A new side of an old hero

Rolfe’s work is a perfect companion to Purcell’s piece, giving Aeneas more depth and dimension to his character. “In the Purcell you get to see Aeneas as the Parting hero, perhaps too quick to fall in love, and too quick to run," says vocalist Kip Johnson (Aeneas). “Whereas in the Rolfe, you see Aeneas at the whim of the Gods. You get to see how much he’s actually just a ping pong ball for them bouncing back and forth.”

With Martin’s most touching use of movement on full display, the audience sees the admission of love and the connection both characters have for each other deep in a secluded cave. This makes the heart ache, as the audience already knows the fate of both characters.

“You get to see a more genuine love," says Johnson, “Rolfe’s Aeneas is a much more intimate character whereas the Aeneas in the Purcell is somewhat larger than life. In the Rolfe you see he is just one second away from absolute devastation. He’s just holding it together the best he can.”

However, you won’t leave feeling glum from this evening of opera. The presence of Mercury (Shane Scott) and a Goat (Sarah Nearing) offers comic relief, complete with hooves and helmet, and gives an unexpected change of pace in the middle of the second show. These characters parallel the sorceress and witch characters in the Purcell, a menacing comedic break from the drama.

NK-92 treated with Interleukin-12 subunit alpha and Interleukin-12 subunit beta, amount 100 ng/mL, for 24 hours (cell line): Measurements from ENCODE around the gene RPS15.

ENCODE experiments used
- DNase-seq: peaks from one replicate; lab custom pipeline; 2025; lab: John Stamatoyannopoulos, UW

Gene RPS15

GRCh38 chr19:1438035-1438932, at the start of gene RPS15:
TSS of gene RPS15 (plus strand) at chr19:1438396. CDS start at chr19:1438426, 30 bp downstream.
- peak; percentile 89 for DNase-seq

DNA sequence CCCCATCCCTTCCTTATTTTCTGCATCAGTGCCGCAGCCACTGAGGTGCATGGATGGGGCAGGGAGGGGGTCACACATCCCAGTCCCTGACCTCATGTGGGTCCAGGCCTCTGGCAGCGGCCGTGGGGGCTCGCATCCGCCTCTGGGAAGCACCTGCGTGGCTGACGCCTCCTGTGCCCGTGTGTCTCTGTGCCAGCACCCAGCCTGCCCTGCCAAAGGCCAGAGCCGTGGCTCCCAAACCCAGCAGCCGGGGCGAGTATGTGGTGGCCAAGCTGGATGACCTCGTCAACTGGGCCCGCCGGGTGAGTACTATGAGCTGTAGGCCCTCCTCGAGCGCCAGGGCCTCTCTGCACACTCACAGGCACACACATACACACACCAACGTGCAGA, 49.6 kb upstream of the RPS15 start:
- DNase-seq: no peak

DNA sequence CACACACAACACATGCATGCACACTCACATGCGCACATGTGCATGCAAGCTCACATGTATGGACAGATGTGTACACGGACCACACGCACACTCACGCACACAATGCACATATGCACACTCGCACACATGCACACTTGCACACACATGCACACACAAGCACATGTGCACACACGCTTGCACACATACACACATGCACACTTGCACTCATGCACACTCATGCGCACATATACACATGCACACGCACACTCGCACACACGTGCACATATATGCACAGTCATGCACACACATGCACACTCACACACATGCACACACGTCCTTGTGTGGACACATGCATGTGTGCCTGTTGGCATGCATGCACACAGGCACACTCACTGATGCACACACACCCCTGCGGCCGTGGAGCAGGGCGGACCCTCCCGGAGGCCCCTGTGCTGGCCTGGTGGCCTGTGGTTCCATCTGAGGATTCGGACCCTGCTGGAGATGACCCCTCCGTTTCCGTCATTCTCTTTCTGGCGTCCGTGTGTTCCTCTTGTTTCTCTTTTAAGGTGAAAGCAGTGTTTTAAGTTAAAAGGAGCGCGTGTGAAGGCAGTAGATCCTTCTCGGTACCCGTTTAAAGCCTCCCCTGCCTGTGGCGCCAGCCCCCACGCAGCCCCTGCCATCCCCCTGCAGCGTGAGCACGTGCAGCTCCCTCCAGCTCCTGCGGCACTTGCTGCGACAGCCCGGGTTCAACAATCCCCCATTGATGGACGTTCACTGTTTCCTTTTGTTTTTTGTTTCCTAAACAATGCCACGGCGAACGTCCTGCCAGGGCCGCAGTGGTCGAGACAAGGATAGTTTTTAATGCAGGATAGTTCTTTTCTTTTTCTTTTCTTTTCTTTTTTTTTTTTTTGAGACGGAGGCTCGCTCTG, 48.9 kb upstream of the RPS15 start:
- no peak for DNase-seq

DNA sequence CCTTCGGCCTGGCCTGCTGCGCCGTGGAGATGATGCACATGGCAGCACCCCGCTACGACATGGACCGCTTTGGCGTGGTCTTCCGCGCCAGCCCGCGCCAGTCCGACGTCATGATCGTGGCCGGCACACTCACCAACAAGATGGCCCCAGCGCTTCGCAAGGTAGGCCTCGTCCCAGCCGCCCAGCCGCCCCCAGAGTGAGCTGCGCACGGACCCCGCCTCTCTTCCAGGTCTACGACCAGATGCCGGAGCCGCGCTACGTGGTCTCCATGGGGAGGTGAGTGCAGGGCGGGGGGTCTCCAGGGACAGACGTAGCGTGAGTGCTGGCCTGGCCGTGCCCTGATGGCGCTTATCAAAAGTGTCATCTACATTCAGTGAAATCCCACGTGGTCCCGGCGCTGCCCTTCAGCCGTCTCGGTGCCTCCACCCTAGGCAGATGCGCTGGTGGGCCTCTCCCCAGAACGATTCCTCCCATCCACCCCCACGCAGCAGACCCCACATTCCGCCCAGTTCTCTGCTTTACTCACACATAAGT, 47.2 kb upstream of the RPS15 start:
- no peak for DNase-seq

Adding to a historic legacy

The cast must bring themselves up to the task of performing both shows with one of the composers in the audience. James Rolfe will be visiting the Dal campus and offering some workshops as well as attending the shows and meeting the students.

Voice Professor Betty Allison, new to the Fountain School, has worked with Rolfe before and was happy to invite him to see what the students can do.

“I thought that Rolfe would bring life to the Purcell in a few different ways, and as students you would be able to look at the characters very differently. The Purcell is very aloof, I mean, we are talking 1600s so it has a superficial kind of quality. With the second show, you get into the psychology of the characters. I knew it would be a stretch musically to do, because James’ work is very complex and quite bare. But, I think it gives a new appreciation to the Purcell, and for an audience it makes it come alive in a different way.”

With the synergy these operas have together, the audience gets a deep dive into the tragedy of the myth. Each show aids the other, but each can stand alone as a work of art.

“I was a fan of the Purcell through the Mark Morris [American choreographer] production, but I had no idea about the Rolfe and I was totally surprised by it. Don’t be scared off by contemporary opera,” Martin urges.

These shows offer heartwarming love with true emotional pain told through witches, gods, goats, and people that seem more within reach than the myths and legends would lead you to believe. Come see if the Gods really do reward the faithful.

Dido and Aeneas, and Aeneas and Dido runs from February 6-9 in the Dalhousie Arts Centre’s Sir James Dunn Theatre, with nightly performances at 7:30 p.m. and at 2:30 p.m. on Sunday. Tickets are available from the Dalhousie Arts Centre box office.